In qualitative research You can• it may be difficult to define your methods specifically.• You may decide that semi-structured interviews would be useful, although you’re not sure, in the planning stages, how many you will need to conduct.• You need to use other methods as the research progresses. Maybe you want to run a focus group to see what people think about the hypotheses you have generated from the interviews.• Or perhaps you need to spend some time in the field observing something which has arisen during the interview stage.
It is not necessary to use only one research method, although many projects do this. A combination of methods can be desirable as it enables you to overcome the different weaknesses inherent in all methods. What you must be aware of, however, when deciding upon your methods, are the constraints under which you will have to work. You need to think about the purpose of your researchas this will help point to the most appropriate methods to use. Defining needs and means
Let us return to the three examples in the exercisesgiven in the previous two chapters to find outwhich would be the most appropriate methods forthe research. EXAMPLE 3: APPROPRIATE METHODS
This research aims to find out what primary school teachersthink about the educational value of ‘The Teletubbies’television programme.This researcher is interested in attitude and opinion.She thinks about running a series of semi-structured interviewswith a small sample of primary school teachers.However, the researcher is concerned that some of the teachersmay not have seen the programme and might be unable tocomment, or might comment purely on ‘hearsay’. So shedecides to gather together a group of teachers and show themone episode of The Teletubbies.Then she discusses the programme with the teachers in a focusgroup setting. This method works well and the researcherdecides to hold five more focus groups with other primaryschool teachers.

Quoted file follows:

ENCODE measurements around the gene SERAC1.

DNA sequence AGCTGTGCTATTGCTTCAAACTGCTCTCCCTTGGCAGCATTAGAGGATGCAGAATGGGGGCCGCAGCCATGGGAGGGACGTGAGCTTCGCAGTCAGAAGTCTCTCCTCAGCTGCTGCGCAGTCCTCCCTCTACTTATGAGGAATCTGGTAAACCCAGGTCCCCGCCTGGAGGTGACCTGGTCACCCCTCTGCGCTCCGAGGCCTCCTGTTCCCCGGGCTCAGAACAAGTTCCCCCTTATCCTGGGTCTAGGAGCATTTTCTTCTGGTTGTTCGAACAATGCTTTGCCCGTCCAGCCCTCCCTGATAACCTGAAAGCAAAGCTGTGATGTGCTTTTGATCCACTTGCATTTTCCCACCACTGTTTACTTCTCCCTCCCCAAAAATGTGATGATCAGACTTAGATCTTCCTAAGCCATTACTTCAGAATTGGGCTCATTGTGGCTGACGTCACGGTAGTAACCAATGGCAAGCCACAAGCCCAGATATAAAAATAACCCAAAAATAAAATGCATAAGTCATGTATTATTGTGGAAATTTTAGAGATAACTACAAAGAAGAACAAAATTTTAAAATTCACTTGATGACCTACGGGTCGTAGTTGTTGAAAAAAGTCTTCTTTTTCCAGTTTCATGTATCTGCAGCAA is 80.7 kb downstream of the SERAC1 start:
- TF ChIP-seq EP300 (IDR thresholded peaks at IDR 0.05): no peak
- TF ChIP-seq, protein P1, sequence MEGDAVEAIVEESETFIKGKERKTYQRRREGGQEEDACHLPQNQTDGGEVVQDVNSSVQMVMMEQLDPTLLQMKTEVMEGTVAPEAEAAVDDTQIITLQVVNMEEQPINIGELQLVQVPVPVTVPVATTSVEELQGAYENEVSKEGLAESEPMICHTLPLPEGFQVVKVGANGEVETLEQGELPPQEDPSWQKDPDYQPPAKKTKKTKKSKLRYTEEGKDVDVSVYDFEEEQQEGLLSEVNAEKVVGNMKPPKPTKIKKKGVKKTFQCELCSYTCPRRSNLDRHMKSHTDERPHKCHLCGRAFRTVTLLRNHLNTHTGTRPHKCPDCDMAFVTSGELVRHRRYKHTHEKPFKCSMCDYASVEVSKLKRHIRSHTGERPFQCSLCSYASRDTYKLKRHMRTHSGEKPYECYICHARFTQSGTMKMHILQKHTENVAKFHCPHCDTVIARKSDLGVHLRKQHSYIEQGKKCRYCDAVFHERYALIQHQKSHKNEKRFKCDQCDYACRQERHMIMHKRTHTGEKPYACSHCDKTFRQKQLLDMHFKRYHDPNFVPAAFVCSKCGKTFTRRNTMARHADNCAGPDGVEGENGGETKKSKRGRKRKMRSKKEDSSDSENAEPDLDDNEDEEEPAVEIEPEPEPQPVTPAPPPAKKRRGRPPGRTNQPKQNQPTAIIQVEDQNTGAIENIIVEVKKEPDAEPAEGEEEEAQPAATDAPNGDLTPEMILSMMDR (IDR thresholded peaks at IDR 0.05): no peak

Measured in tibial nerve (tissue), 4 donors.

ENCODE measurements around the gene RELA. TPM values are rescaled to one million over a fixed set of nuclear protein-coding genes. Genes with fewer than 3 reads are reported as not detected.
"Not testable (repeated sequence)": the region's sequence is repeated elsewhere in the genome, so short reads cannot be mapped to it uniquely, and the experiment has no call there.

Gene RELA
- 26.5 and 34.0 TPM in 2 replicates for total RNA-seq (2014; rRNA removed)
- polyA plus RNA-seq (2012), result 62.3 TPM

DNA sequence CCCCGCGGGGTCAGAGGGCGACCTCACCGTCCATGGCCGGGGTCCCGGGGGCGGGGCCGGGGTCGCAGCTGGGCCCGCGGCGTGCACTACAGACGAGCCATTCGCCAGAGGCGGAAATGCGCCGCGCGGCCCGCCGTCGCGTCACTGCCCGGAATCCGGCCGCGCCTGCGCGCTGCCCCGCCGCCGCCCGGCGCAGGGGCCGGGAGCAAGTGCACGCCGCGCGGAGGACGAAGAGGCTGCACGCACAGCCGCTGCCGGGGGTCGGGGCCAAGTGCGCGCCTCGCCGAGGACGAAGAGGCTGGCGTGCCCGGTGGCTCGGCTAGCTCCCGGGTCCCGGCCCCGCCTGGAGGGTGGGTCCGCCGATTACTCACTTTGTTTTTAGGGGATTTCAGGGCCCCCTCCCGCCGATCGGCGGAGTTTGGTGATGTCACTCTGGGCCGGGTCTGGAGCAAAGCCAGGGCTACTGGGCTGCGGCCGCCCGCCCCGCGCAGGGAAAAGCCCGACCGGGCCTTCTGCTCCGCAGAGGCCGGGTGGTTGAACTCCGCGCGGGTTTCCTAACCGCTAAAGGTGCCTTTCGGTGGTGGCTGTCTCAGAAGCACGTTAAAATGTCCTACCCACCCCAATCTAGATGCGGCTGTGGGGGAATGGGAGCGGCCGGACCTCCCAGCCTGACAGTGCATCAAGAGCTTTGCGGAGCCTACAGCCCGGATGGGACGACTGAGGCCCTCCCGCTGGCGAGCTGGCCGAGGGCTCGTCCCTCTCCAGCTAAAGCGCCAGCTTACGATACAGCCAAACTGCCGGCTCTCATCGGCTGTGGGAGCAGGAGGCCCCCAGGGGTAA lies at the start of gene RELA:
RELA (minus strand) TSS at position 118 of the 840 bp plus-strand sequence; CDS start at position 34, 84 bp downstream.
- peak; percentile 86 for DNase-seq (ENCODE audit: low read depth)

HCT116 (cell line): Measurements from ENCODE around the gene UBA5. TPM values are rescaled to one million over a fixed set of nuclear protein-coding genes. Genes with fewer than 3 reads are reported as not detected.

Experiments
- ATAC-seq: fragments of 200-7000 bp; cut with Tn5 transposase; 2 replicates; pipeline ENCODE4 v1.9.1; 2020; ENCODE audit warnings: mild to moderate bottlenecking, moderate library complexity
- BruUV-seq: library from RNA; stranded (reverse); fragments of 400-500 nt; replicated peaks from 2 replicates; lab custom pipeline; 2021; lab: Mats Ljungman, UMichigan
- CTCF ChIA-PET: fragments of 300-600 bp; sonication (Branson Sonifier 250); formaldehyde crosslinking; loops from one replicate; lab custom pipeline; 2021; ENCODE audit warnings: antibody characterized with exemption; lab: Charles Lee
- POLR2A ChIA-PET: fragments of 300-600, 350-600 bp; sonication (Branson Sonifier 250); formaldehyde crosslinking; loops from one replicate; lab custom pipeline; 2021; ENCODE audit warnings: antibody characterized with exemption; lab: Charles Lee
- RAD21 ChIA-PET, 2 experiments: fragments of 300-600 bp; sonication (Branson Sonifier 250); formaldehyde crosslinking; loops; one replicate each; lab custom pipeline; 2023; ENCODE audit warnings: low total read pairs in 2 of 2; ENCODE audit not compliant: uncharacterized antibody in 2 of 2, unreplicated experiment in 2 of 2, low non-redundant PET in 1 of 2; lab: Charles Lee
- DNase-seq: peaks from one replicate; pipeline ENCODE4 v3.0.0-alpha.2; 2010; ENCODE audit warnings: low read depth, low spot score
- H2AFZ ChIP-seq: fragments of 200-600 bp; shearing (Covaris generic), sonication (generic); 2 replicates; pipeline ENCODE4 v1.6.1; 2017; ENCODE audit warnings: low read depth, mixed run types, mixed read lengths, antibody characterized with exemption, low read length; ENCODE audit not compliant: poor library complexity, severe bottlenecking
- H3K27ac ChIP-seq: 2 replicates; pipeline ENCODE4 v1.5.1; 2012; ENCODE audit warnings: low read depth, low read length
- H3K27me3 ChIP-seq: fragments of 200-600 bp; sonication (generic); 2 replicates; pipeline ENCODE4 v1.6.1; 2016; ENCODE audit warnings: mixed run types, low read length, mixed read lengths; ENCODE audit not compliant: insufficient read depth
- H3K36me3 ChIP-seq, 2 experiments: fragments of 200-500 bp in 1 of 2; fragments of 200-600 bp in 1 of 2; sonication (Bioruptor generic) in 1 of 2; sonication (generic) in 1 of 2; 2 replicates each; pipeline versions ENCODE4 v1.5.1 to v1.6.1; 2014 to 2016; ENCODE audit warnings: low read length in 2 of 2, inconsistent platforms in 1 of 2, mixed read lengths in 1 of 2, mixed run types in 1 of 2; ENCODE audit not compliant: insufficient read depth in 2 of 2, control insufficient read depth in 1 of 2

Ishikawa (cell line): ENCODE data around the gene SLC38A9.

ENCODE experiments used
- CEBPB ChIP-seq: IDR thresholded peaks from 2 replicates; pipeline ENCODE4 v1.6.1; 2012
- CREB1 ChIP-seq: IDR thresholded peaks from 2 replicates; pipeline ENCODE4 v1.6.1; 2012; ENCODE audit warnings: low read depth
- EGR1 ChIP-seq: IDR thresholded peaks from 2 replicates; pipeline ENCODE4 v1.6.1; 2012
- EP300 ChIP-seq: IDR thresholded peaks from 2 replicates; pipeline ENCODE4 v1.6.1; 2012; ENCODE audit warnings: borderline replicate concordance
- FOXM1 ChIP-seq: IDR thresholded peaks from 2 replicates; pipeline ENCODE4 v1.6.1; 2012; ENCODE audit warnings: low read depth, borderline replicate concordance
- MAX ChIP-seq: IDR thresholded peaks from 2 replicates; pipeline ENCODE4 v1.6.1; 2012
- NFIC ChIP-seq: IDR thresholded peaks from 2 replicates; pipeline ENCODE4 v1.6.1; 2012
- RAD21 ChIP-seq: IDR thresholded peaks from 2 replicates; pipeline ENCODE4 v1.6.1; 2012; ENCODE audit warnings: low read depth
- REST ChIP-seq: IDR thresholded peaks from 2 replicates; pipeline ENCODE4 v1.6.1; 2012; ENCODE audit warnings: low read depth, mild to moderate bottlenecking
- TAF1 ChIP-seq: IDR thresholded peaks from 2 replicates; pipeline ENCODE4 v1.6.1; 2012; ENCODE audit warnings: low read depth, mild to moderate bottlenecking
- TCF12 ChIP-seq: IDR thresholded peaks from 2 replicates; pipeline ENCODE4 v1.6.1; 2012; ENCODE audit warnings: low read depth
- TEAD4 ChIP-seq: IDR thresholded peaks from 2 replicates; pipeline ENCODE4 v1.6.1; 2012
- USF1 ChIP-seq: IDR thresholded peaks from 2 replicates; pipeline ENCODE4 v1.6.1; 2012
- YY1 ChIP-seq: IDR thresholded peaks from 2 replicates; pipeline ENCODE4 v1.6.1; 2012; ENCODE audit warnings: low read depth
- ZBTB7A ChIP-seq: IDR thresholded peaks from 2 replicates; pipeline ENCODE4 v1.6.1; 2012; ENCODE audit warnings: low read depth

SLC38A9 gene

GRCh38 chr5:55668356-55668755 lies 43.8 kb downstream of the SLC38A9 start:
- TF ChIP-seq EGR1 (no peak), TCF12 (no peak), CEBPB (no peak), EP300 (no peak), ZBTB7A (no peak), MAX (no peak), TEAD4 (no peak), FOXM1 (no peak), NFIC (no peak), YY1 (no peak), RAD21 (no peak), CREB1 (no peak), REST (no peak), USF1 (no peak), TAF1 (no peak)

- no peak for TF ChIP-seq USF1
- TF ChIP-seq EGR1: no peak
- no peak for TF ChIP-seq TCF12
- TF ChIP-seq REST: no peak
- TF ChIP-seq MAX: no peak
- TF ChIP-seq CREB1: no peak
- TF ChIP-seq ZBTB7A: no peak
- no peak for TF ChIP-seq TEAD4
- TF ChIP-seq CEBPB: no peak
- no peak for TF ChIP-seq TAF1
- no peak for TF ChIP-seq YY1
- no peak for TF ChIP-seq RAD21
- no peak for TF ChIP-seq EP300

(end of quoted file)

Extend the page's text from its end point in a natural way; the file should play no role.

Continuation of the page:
The aim of this research is to find out how many relatives ofAlzheimer’s patients use the Maple Day Centre, and to ascertainwhether the service is meeting their needs.This researcher decides to produce a questionnaire with acombination of closed and open-ended questions.The first part of the questionnaire is designed to generatestatistics and the second part asks people for a more in-depthopinion. He has approached members of staff at the Maple DayCentre who are happy to distribute his questionnaire over aperiod of one month.
This research aims to find out how many people from our estate areinterested in, and would use, a children’s play scheme in the schoolsummer holiday..Members of the tenants’ association approach the local school andask the head teacher if a questionnaire could be distributed throughthe school. The head teacher feels that it is not appropriate so thetenants’ association have to revise their plans. They’re worried that ifthey distribute a questionnaire through the post they won’t receiveback many responses. Eventually, they decide to knock on each dooron the estate and ask some simple, standard questions. They’re ableto conduct this type of door-to-door, structured interview as they area large group and are able to divide the work amongst everybody onthe committee.
structured Closed-EndedSemi-structured Open-Ended Interviewing Questionnaires unstructured Combination of Choosing both Research Methods Participant Focus Groups Observation Number People direct Participant discussion issues
Data analysis is more complex Fewer questionnaires Seek Opinions need to be distributedQuantitative No standard answers to answer questions Find out how manypeople use a service Find out what peopleFollow a set format think about a service Qualitative Seek Numbers Greater numbers can be produced easy analysis
Chapter 3 References By, Fadwa Al Amri http://ap.psychiatryonline.org/data/Journals/AP/2622/ER0098A1.jpeg http://www.web-books.com/eLibrary/Books/B0/B67/IMG/fwk-richmond-fig10_006.jpgUsed Intuos4 Tablet for few writings and arrows In this presentation